It's important to remember that athletes are going to dehydrate even further from wherever they start activities like practices and games. So if an athlete shows up already 3% dehydrated, they can be 5-7% dehydrated by the end of the activity. Remember that our hydration status changes along the way. At the end of a practice or a game, for example, our athletes can be in pretty bad shape if they started off dehydrated in the first place.
Being dehydrated also reduces out ability to tolerate high core temperatures and it reduces maximum cardiac output. This means the heart can not pump as much oxygen and fuel delivering blood around the body. At a systemic level, dehydration also:
- Decreases plasma volume (at rest and during activity)
- Decreases blood volume
- Decreases blood thickness
- Lowers central veinous pressure
- Lowers the return of blood to the heart for resupply
- Decreases the ability of the heart to "re fill" with blood so that it can push out the maximum stroke volume
Dehydration presents a vicious cycle. Blood carries sugar to the brain - which is what the brain uses for food. Without this brain food, the brain will slow down and not be able to solve problems as quickly. Players who are not thinking clearly in a thinking person's game like soccer are definitely not contributing to their full capacity!
When and how to hydrate
Drinking before and after after athletic activity or a practice is critical. The National Federation of High School Coaches published the following guidelines in a course they offer titled Sports Nutrition:
- 15-20 ounces of fluid 2-3 hours before a competition or a practice (sports drinks are about 20 ounces and also have electrolytes and sugar needed)
- Drink during stoppages of play (especially during half time - cold beverages are better)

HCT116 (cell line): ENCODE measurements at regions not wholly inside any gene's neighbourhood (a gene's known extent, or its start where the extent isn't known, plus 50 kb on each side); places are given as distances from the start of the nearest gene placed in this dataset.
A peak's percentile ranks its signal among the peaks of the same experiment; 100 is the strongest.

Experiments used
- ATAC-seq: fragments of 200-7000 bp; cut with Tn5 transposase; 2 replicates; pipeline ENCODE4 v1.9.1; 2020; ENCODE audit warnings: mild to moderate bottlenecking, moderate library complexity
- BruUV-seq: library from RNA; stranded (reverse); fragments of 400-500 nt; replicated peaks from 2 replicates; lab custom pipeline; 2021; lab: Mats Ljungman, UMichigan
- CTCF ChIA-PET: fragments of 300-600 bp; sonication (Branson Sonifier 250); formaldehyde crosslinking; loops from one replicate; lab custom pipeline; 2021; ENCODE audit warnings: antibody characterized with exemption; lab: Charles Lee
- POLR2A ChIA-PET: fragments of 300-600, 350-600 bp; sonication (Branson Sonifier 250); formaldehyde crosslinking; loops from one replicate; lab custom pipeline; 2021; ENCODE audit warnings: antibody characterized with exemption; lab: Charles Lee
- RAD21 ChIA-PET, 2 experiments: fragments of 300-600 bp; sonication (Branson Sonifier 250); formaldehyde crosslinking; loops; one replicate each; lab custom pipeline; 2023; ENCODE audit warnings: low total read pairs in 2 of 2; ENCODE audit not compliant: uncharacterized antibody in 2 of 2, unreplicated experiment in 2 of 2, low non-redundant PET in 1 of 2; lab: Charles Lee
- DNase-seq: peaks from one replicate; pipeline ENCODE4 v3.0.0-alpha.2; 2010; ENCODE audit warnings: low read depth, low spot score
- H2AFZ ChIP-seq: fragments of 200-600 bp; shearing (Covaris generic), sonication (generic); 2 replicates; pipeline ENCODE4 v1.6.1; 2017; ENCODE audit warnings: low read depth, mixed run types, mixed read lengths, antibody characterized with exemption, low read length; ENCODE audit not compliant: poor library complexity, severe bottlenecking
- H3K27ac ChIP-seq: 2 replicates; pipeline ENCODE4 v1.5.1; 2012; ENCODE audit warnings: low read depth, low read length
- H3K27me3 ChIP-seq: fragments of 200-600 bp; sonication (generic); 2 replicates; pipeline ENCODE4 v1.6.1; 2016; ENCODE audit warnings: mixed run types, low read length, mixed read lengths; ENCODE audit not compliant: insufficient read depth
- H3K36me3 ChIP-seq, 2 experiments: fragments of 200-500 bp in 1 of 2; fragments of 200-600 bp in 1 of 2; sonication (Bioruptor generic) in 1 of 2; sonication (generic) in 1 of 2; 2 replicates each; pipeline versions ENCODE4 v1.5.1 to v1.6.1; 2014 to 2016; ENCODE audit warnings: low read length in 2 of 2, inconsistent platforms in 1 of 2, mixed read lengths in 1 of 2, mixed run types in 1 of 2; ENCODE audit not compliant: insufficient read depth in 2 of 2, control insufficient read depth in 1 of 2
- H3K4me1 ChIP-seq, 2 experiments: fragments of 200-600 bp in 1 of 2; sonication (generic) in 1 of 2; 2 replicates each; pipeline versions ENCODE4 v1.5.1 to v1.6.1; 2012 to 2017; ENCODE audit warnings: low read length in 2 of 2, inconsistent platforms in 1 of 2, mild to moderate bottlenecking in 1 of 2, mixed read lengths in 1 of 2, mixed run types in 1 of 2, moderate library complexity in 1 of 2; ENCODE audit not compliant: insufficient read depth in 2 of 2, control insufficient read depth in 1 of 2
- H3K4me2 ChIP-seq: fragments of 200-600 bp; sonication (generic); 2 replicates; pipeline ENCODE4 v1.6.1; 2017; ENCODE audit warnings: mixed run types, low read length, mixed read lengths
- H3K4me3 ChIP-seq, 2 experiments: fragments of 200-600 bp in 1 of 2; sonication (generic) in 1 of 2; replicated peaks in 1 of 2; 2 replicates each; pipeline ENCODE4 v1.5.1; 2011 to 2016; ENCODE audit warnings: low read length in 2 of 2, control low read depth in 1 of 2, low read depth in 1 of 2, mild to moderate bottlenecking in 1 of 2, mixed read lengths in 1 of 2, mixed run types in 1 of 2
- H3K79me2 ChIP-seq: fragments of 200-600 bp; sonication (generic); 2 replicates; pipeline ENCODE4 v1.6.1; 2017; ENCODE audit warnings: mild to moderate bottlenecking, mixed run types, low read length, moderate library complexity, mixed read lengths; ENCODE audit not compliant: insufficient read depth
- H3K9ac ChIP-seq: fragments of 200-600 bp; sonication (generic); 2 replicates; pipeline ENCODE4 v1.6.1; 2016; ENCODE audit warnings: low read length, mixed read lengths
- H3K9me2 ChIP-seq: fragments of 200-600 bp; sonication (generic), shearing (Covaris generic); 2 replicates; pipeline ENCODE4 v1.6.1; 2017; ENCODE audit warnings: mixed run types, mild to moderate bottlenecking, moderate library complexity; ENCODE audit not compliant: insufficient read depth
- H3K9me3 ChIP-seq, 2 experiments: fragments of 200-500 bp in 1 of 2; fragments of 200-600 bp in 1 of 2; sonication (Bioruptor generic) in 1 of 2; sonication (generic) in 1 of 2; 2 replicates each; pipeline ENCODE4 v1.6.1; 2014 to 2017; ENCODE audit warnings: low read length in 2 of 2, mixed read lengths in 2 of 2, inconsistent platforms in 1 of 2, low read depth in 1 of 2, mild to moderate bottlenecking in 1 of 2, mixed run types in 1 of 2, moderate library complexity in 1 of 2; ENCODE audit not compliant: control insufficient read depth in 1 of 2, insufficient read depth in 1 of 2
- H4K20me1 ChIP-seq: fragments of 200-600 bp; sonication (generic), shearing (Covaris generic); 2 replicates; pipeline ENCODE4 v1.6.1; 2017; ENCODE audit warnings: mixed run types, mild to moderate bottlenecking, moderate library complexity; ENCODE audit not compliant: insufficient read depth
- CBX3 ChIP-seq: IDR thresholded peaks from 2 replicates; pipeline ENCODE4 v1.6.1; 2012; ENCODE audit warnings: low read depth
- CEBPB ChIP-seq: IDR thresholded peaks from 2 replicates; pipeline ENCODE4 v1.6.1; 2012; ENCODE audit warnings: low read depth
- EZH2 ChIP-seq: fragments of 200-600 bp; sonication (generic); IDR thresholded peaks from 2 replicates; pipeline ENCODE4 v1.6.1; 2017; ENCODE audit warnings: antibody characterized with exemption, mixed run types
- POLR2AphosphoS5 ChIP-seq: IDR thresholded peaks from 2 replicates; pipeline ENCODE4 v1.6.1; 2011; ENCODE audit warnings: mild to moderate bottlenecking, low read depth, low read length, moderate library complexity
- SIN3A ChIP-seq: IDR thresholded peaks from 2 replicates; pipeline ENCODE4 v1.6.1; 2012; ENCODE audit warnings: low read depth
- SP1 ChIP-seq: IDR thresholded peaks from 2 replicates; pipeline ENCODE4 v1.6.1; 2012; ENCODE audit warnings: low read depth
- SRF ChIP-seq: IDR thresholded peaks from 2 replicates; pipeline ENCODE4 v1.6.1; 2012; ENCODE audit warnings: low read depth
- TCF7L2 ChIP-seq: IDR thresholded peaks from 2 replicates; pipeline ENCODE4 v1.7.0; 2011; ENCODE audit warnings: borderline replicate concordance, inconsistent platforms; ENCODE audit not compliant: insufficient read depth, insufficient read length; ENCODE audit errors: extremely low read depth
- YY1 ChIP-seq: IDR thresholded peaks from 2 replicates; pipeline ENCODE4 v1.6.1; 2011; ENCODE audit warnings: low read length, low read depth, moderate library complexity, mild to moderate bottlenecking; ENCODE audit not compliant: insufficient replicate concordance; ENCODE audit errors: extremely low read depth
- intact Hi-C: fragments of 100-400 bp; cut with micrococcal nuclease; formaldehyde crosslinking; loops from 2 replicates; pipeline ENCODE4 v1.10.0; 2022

- Replace 1.5 times the weight lost through sweat. 15-30 ounces of fluid within 30 minutes of training or a match
- Drink 1 liter or 2 quarts of fluid every few hours after the activity
I have my kids start to hydrate the day before a practice or match. This is to give the body time to completely hydrate. The opposite of this is slamming 20 ounces as they're walking onto the field. The slam method of hydrating just leads to stomach sloshing, cramps, and the need to pee. If, on the other hand, we start 24 hours in advance, our cells can be exposed to the fluid longer and plump up nice and juicy.
Think about dropping a raisin in a 50 gallon drum. If you pull that raisin out 30 seconds later, you just have a wet raisin. If, on the other hand, you drop a raisin in a shot glass of water and let it set overnight, it'll be nice and plump in the morning.
Avoid caffeinated drinks, soda, power drinks, or alcohol. All of these beverages can have the opposite effect that we want. They can make us pee more. And sugary soda drinks are just bad for our bodies anyway.
- Dehydration and its effects on performance: http://www.humankinetics.com/excerpts/excerpts/dehydration-and-its-effects-on-performance
- National Federation of High School Coaches (NFHS): http://www.nfhs.org/
- United Soccer Association: https://unitedsoccercoaches.org/